“We have an ongoing programme of environmental enrichment for him which includes puzzles, toys and a variety of other objects for him to explore and investigate,” said Matt.

Giant Pacific Octopus are the world’s largest species of octopus and are found from Japan to Southern California. The biggest recorded specimen had an arm span of 10 metres (33ft) and weighed 270kgs (600lbs).

As well as being the largest, the giant Pacific is also among the cleverest members of the cephalopod family. Individuals living in aquariums have been filmed sneaking out at night to raid nearby fish-filled displays. :shock:

http://www.falmouthpacket.co.uk/news/tr ... es/?ref=mr
Wild video! (however, if you listen to the audio, you'll lose 10 IQ points, so be forewarned!))

Video: Octopus crawls out of water and walks on dry land
By Eric Pfeiffer

Check out this video of an octopus literally crawling out of the water and dragging itself across dry land in pursuit of a meal. A family with a camera was lucky enough to be on the scene and captured the whole thing on video:

If you're curious to learn more about the sea creature's possible motivation, there has been some great research on the understanding of octopus intelligence recently, including this surprisingly moving article in Orion magazine, chronicling a researchers bond with a giant Pacific octopus named Athena.

As it turns out, walking on land in the octopus kingdom is not as unique as you might think:

Some would let themselves be captured, only to use the net as a trampoline. They'd leap off the mesh and onto the floor—and then run for it. Yes, run. "You'd chase them under the tank, back and forth, like you were chasing a cat," [Middlebury College researcher Alexa] Warburton said. "It's so weird!"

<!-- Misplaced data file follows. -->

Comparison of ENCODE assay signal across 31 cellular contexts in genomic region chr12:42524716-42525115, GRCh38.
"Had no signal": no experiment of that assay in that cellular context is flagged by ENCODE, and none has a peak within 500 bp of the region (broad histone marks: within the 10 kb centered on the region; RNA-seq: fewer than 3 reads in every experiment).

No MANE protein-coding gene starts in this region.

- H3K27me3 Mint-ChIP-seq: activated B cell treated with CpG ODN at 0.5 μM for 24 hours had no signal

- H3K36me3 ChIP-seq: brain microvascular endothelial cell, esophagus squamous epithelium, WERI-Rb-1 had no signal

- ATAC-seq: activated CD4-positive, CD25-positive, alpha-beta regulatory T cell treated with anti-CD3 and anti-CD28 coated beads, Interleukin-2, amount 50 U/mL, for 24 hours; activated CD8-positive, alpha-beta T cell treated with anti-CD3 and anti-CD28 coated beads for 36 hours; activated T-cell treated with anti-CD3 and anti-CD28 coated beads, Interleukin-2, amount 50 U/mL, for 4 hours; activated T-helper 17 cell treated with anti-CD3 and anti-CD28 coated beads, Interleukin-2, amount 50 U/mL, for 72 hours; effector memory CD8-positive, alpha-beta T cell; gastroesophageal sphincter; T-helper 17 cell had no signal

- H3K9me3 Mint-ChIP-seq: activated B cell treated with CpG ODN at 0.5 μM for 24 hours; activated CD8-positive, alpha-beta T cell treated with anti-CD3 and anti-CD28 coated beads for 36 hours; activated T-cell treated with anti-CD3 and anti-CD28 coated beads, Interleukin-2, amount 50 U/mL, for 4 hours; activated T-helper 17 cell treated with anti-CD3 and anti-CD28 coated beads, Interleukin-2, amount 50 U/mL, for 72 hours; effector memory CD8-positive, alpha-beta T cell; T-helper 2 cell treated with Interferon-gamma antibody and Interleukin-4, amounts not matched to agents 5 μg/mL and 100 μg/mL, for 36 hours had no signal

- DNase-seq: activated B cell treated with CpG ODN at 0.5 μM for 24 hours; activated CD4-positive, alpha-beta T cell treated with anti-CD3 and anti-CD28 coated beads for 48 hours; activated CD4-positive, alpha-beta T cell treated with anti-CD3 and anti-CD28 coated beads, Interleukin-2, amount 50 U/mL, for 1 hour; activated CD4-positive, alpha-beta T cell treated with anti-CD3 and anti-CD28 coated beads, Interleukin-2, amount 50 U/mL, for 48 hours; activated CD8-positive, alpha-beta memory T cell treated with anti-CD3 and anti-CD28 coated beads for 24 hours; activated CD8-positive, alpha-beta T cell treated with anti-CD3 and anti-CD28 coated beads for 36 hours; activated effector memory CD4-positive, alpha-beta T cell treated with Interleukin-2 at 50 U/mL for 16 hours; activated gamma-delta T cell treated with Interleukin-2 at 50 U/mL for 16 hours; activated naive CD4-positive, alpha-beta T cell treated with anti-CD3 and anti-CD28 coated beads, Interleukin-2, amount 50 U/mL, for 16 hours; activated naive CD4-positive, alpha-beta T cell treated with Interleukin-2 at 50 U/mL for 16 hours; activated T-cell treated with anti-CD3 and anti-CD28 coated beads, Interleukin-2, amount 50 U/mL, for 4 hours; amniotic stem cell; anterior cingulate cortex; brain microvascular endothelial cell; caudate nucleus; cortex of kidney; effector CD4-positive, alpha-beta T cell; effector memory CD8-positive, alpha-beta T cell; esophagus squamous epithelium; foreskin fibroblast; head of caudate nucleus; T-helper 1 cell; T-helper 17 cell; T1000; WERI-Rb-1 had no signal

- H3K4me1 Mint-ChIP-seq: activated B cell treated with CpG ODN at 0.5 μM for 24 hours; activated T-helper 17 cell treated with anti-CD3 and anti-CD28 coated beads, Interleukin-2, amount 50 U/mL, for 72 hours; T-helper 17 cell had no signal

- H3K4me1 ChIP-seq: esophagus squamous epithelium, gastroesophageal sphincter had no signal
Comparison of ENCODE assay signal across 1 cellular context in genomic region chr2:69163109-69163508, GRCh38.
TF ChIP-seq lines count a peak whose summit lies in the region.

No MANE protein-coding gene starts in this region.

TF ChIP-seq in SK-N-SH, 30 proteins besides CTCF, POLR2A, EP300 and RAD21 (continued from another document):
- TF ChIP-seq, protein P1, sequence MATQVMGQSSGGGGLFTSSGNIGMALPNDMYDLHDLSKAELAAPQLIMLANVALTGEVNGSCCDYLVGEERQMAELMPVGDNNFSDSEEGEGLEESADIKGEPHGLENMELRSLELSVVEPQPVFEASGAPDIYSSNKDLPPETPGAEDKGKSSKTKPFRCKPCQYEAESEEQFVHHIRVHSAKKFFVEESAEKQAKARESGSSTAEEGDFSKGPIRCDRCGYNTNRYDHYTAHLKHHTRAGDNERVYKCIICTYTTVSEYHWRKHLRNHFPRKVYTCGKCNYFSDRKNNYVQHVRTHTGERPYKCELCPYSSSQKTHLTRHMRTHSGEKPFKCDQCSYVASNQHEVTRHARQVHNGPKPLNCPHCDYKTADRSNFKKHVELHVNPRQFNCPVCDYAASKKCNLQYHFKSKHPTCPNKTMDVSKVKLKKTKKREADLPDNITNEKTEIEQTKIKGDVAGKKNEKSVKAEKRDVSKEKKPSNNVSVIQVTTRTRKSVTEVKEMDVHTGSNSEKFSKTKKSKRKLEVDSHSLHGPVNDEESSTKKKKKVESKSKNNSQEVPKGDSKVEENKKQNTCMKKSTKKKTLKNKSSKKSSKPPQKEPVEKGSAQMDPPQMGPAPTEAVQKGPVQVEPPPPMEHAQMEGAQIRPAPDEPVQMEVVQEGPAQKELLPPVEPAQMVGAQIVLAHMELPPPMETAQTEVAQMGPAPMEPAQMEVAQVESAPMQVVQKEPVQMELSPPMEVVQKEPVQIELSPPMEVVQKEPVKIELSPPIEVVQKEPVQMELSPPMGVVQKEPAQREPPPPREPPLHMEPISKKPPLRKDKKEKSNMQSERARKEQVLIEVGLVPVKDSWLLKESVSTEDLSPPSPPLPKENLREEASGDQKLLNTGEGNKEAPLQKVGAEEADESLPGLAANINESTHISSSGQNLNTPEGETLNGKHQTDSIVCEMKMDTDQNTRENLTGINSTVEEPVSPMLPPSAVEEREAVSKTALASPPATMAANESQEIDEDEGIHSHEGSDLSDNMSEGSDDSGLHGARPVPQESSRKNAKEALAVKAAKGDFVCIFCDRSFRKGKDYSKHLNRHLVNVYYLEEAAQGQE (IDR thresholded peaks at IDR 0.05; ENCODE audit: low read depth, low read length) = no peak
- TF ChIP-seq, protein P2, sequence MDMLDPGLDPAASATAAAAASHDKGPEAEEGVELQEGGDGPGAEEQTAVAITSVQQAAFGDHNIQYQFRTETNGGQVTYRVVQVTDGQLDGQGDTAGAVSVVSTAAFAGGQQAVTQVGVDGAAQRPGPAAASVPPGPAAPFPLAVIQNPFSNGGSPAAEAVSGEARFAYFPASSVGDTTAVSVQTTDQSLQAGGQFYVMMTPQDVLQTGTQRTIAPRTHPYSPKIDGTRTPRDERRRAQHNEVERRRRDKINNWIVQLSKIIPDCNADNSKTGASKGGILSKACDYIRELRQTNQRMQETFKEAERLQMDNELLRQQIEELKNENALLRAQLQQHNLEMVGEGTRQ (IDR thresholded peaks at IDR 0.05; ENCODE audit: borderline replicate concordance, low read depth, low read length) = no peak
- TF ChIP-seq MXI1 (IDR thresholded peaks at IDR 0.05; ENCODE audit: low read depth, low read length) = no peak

Octopuses in captivity actually escape their watery enclosures with alarming frequency. While on the move, they have been discovered on carpets, along bookshelves, in a teapot, and inside the aquarium tanks of other fish—upon whom they have usually been dining.

However, it's quite unusual to capture video of a walking octopus in action. Part of the reason that studies on the creatures have been so limited, aside from their brief three-year life spans, is that they are notoriously shy, usually avoiding contact not only with humans, but with any other creatures, including fellow octopi.
Good find! Unfortunately, I listened to the audio and now have brain damage. :)
I have no speakers on my PC here, what is the audio track?
Anyone who read their Biggles books in childhood knows octopuses can walk on land. Its a scenario that Captain Johns uses at least twice. He used to research his books pretty well for a children's fiction author. Even when he's writing science fiction the scenarios are based on real world myths or news stories. I'm sure if he was writing now there'd be a 'Biggles Defies the Bigfoot' or similar. :)
Great piece of film. It's the sort of thing you imagine but rarely see.

BTW I'd argue about Captain WE John's Science Fiction, they're quite fun but his grasp of astonomy was pretty ropey.